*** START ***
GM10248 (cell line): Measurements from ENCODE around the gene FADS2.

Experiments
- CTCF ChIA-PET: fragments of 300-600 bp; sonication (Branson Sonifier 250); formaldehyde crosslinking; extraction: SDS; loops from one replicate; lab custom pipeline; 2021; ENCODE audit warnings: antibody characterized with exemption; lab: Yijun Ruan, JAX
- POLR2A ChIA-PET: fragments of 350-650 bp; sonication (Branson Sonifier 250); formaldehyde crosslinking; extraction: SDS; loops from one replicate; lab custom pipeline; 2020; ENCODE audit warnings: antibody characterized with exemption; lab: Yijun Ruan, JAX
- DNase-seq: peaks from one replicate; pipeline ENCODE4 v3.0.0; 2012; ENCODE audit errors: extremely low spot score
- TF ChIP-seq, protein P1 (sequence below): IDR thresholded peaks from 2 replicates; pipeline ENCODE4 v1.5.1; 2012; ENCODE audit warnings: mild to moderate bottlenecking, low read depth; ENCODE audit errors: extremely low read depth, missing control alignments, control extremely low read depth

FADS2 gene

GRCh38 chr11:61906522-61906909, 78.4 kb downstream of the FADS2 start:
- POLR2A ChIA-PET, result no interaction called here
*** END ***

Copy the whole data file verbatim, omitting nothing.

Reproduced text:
GM10248 (cell line): Measurements from ENCODE around the gene FADS2.

Experiments
- CTCF ChIA-PET: fragments of 300-600 bp; sonication (Branson Sonifier 250); formaldehyde crosslinking; extraction: SDS; loops from one replicate; lab custom pipeline; 2021; ENCODE audit warnings: antibody characterized with exemption; lab: Yijun Ruan, JAX
- POLR2A ChIA-PET: fragments of 350-650 bp; sonication (Branson Sonifier 250); formaldehyde crosslinking; extraction: SDS; loops from one replicate; lab custom pipeline; 2020; ENCODE audit warnings: antibody characterized with exemption; lab: Yijun Ruan, JAX
- DNase-seq: peaks from one replicate; pipeline ENCODE4 v3.0.0; 2012; ENCODE audit errors: extremely low spot score
- TF ChIP-seq, protein P1 (sequence below): IDR thresholded peaks from 2 replicates; pipeline ENCODE4 v1.5.1; 2012; ENCODE audit warnings: mild to moderate bottlenecking, low read depth; ENCODE audit errors: extremely low read depth, missing control alignments, control extremely low read depth

FADS2 gene

GRCh38 chr11:61906522-61906909, 78.4 kb downstream of the FADS2 start:
- POLR2A ChIA-PET, result no interaction called here